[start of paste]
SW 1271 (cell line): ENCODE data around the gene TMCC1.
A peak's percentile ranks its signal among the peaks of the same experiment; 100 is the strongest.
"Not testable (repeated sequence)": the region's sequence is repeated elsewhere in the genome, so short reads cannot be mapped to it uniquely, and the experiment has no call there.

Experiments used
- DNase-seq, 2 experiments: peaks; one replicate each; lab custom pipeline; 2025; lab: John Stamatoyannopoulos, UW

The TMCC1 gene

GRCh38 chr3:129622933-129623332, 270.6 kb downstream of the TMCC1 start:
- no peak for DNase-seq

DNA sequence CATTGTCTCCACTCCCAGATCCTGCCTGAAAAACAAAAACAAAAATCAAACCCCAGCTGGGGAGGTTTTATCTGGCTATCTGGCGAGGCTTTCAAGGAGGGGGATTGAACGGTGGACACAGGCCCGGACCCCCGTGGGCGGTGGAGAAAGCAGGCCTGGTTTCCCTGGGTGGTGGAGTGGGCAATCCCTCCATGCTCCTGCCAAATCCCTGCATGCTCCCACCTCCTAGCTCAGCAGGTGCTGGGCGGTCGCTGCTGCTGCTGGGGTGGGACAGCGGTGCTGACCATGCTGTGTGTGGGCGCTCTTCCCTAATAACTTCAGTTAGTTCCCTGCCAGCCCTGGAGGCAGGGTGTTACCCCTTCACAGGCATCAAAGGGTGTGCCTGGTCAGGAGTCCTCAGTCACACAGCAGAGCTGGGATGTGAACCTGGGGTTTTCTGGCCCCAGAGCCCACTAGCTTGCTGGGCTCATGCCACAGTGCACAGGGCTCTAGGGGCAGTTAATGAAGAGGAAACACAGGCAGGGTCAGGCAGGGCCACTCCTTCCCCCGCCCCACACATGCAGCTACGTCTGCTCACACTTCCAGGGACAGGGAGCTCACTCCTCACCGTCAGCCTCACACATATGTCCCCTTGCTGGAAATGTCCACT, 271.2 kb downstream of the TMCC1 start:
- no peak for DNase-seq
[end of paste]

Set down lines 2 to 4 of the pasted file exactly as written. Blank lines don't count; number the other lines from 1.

A peak's percentile ranks its signal among the peaks of the same experiment; 100 is the strongest.
"Not testable (repeated sequence)": the region's sequence is repeated elsewhere in the genome, so short reads cannot be mapped to it uniquely, and the experiment has no call there.

Experiments used